The Great Escape

Mesa-Pelly says her work is about "seeking a new identity and some sort of renewal," among other things, and perhaps this is the point to mention that she was born in Havana, Cuba, spent a year in Spain while still a baby, and came to New York—to Queens, then Brooklyn—when she was only two. "A lot of the photos have to do with this memory of childhood, so it's very real to me. Not specific personal memories," she qualifies, "just these fears, and changing identity." Prodded to relate the work to her life, she resists, insisting, "It's all about imagination, what I enjoy and how I see things. But work, artwork, always relates to the artist, whether they admit it or not."

‘‘I like that these things could be possible’’: Black Hole (1999).   
photo: courtesy Lombard-Freid Fine Arts
‘‘I like that these things could be possible’’: Black Hole (1999).   


Deborah Mesa-Pelly
Lombard-Freid Fine Arts
531 West 26th Street
Through February 12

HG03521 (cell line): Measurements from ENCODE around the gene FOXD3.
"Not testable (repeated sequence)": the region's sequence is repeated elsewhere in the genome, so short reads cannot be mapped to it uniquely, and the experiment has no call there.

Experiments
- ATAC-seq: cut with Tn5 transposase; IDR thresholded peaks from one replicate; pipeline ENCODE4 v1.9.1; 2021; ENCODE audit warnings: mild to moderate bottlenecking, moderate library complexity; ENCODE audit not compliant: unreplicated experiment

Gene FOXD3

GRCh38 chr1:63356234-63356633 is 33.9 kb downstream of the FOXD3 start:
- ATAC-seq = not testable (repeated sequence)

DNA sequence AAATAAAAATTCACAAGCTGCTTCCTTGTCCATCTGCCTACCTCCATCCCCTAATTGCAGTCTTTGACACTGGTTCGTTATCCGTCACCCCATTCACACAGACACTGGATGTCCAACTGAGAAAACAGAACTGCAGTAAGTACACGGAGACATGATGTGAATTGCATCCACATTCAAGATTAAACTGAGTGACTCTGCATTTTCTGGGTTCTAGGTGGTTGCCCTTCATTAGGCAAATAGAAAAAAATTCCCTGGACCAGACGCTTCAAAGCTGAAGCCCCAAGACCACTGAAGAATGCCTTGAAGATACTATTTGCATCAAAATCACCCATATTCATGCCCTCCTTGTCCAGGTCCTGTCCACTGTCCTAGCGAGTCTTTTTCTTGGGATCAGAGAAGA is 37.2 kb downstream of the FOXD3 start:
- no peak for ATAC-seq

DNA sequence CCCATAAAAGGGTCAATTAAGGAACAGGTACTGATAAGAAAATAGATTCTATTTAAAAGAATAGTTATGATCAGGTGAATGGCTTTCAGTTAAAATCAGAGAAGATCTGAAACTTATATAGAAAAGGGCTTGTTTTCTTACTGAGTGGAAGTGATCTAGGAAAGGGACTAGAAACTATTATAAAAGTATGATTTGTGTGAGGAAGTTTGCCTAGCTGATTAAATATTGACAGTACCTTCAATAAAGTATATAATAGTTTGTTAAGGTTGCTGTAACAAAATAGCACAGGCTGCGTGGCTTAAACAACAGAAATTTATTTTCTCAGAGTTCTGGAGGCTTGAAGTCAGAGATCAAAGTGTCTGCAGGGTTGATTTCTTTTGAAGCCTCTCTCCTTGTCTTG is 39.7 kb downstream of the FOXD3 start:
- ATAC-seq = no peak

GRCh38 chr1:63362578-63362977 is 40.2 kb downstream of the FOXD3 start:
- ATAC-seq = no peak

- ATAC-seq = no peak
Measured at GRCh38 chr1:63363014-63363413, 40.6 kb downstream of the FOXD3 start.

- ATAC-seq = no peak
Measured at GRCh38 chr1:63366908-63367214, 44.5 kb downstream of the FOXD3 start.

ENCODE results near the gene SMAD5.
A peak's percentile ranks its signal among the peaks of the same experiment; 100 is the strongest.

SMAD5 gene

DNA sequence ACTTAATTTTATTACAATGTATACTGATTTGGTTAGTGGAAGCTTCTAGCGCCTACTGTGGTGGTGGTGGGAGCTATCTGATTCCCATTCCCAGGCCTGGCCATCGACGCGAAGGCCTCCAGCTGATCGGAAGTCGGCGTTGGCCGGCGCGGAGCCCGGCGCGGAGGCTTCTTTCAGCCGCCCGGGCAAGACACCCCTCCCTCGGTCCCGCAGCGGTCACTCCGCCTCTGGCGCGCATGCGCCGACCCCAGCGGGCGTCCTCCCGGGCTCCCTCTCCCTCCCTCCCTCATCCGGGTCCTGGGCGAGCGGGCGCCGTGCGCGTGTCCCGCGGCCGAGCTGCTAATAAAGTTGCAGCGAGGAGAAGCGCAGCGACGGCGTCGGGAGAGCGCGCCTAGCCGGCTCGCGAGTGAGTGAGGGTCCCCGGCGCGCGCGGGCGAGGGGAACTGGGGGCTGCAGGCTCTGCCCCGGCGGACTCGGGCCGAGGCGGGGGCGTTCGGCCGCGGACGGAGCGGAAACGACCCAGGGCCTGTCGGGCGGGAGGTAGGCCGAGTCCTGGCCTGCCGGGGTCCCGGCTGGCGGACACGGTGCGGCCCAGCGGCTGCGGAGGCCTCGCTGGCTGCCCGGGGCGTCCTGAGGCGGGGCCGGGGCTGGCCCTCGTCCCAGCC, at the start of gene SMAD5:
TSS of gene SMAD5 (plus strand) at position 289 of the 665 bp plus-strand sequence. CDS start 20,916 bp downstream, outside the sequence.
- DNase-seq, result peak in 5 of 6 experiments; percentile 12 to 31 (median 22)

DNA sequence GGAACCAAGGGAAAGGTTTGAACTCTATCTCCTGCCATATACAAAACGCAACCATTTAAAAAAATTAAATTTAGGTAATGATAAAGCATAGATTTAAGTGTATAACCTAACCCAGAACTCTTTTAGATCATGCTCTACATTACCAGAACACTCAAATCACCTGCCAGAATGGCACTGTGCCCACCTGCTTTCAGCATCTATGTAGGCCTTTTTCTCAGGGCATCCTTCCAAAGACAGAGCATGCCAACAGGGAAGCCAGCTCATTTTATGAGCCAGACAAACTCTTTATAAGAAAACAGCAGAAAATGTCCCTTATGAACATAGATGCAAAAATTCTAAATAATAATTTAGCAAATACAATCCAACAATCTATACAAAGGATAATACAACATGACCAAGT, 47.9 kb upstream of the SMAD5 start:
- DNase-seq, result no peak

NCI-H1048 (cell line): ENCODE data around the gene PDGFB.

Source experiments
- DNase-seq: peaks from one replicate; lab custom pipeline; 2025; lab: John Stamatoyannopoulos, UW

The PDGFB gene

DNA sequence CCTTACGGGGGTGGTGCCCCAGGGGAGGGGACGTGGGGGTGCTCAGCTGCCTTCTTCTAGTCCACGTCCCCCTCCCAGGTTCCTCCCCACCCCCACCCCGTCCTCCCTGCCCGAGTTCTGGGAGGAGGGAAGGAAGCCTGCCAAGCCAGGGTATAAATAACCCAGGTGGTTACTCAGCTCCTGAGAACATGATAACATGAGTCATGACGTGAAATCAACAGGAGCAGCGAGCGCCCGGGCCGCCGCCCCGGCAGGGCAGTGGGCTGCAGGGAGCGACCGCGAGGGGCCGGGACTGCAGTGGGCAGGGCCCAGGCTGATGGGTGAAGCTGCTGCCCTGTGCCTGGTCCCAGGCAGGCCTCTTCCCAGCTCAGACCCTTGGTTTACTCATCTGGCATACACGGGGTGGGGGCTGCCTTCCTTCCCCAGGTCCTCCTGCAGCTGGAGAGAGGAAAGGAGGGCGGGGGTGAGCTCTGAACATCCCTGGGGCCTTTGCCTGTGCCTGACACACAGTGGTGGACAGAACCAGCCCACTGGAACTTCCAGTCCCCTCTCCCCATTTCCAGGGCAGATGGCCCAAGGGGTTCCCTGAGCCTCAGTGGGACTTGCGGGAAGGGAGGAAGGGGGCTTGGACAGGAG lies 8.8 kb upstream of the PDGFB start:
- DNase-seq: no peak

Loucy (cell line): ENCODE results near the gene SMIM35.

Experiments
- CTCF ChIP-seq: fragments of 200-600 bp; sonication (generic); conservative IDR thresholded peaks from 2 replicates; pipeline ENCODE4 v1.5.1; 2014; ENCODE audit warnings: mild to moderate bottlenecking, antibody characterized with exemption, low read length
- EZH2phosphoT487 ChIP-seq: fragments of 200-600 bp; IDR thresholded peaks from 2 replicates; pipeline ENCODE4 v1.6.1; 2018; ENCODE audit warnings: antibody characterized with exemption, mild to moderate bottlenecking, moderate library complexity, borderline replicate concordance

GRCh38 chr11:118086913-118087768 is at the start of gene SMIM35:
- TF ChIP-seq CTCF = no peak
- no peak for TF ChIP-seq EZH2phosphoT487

When not sewing up little patches of lawn for her photos, she teaches photography at Purchase and at CUNY's Staten Island campus and freelances for The New York Times Magazine. But for some time at least, Mesa-Pelly is likely to be typed as another ambitious Yale M.F.A. grad ('95)—one of the many young women photographers who have hit the art world hard and fast over the past few years. Though she's been tapped for a expanded traveling version of last year's breakthrough Yale-grad fest, "Another Girl, Another Planet," cocurated by Crewdson, she doesn't seem much interested in the bandwagon. She'd rather talk about escape, transformation, and building things. "I want to make full-scale constructions that I can actually go into," she says, her eyes lighting up. "Basically, I've been cheating, using the illusion of photography. I've made segments of places and worked within the segments. What I'm interested in doing now is making the construction, going into the construction, and having a segment of a real world showing through. I don't know how my talent for making things is going to hold up, but it's held up so far."

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